Anyone who knows me somewhat intimately will more than likely know I am a person who stutters. Maybe not as bad as the stereotypes depicted in South Park’s Jimmy and elsewhere in the media, but it is something you will notice if you spend any length of time with me. To most people this might seem like a trivial detail in one’s life with no real consequence, but to others it may be a point of focus in establishing a person’s (in this case my) identity. Neither of these analyses are more “correct” than the other, but the split in the ways people respond to someone stuttering points to a widespread lack of awareness and education on this invisible communication disability.
This article is not intended to come off as a crusade to amend this apparent mass ignorance, nor is it intended to direct blame at any individual who has perhaps responded in a callous way when confronted with a stutter in conversation — as most of these responses are not mean-spirited but rather come from a place of unfamiliarity. Instead, I hope to shed some light on the realities of stuttering through my personal experiences in finding methods to cope with the most prominent and unyielding challenge I face in my day-to-day life.
For as long as I can remember, I have stuttered. Through the years this has come to the surface in varying degrees of difficulty on a wide, wide spectrum of personal fluency. I have worked with more speech therapists than I can count on one hand to try and tackle being dysfluent, with alternating levels of success and frustration. Many people reading this may be surprised to hear how critically my speech has impacted my life, and still others may be surprised to read that I even stutter at all.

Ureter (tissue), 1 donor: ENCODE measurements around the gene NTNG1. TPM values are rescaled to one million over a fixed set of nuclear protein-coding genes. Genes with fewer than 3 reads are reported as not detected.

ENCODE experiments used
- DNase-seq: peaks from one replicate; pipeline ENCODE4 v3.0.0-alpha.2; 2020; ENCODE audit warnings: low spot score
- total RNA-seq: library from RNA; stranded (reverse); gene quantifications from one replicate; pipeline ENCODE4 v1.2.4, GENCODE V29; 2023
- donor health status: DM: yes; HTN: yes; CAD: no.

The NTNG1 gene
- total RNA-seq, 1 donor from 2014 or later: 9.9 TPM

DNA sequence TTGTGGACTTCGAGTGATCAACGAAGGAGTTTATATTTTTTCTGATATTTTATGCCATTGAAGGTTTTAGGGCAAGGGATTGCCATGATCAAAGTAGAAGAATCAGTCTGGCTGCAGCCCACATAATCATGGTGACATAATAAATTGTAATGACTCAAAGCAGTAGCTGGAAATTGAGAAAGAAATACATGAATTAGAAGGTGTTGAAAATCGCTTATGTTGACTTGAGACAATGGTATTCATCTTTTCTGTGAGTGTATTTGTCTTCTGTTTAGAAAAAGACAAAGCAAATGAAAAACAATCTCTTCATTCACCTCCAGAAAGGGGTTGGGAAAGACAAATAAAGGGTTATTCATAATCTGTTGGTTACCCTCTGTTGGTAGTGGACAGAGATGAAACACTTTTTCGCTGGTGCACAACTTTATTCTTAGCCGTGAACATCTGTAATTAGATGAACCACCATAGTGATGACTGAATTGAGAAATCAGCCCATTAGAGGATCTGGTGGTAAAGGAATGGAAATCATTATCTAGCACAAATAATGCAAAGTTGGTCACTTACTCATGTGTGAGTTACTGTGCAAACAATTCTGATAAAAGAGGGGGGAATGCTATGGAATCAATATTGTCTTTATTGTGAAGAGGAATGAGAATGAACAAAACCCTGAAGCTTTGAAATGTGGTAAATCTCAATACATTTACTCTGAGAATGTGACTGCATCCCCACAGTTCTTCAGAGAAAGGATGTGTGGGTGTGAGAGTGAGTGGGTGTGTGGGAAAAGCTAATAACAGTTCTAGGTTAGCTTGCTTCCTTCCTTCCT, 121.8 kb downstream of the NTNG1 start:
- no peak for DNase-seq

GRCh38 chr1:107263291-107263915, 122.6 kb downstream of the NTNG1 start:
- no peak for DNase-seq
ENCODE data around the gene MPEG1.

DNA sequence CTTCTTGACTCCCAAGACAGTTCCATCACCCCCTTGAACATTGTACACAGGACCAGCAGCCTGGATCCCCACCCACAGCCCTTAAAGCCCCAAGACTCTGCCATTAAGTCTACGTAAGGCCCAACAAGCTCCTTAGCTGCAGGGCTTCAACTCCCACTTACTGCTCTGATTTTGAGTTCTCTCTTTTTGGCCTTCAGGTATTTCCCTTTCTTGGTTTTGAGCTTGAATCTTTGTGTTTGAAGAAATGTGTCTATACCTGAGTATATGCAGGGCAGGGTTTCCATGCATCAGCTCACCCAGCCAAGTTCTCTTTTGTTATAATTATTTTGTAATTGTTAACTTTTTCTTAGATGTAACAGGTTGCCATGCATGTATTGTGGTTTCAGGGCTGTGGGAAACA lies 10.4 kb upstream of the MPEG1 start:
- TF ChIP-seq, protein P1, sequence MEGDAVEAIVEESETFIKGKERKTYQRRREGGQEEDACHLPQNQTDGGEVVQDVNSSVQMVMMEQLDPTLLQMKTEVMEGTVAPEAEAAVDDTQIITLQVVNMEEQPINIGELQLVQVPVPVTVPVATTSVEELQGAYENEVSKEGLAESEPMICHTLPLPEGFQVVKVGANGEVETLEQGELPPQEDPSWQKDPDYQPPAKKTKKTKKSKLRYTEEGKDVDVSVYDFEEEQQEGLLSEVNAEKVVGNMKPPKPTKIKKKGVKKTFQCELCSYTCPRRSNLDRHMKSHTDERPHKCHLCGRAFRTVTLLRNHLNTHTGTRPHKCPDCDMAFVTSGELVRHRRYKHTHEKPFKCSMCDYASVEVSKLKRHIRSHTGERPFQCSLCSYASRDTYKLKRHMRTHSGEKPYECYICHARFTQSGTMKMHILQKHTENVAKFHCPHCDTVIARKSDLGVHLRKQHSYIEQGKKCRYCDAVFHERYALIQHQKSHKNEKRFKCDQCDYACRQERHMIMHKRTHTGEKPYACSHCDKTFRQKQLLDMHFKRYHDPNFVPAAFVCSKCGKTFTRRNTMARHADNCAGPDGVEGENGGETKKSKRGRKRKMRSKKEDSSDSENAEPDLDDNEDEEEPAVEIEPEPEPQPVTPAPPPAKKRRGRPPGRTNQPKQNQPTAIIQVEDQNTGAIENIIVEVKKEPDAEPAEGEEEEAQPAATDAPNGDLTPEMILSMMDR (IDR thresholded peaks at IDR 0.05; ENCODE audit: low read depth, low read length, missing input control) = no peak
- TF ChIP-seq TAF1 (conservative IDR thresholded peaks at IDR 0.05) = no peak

While today I would describe my stuttering as “moderate,” the real consequences of having speech dysfluency are often more internal and mental rather than being reflected in the severity of the stutter. This is certainly not the case for all people who stutter, but the personal toll that dysfluency has had on my life has come in the form of shame, anxiety, and pain. As you might imagine, these factors feed into the vicious cycle of stuttering itself. For any person who grows up with a stutter, there are bound to be many instances of ridicule or belittlement — usually in the form of peers mocking or laughing about the inability of the person stuttering to say what they want to say. While the internalization of these far too regular and unfortunate circumstances have certainly played a role in my psyche as it pertains to speech, the struggle becomes more socially challenging in adulthood when the playful ignorance of childhood can no longer be used as an explanation in navigating these situations.
I can tell you from first-hand experience that adults are not immune to patronizing those they perceive as “lesser,” even if this comes from something as functionally irrelevant in the grand scheme of things as a stutter. While working at my last job, I was charged with answering phones and scheduling appointments for clients. In one instance I can recall in particular, I got badly stuck on a word and noticeably stuttered while trying to assist a caller. They proceeded to unabashedly laugh at me for about 10 seconds and then speak to me in the way a parent speaks to a young child to finish the call. While now I can look back on this phone call with disappointment in the caller’s lack of maturity, at the time this moment made me retreat further into my shell and ultimately ruined the rest of my day. Essentially attacking my intelligence, this person felt that my speech reflected my mental faculties.
For many people who stutter, myself included, phone calls present a very distinct challenge in daily life. Throughout the years, I have gone to great lengths to avoid speaking on the phone, and to this day I have extreme difficulty with phone calls, though it is a responsibility for me at my current job as well. Much of this I’m sure has to do with the forced turn-based nature of “the phone call” itself. There is a certain protocol in a phone conversation, whether it be the specific greeting you are expected to recite at a job, or the general individual focus on speech associated with any phone call. Speaking on the phone subverts a lot of the methods we people who stutter have developed over a long period of time to deal with speaking publicly, as the immediacy of conveying your thoughts in speech is implicit in the act and adds heaps of pressure to the situation.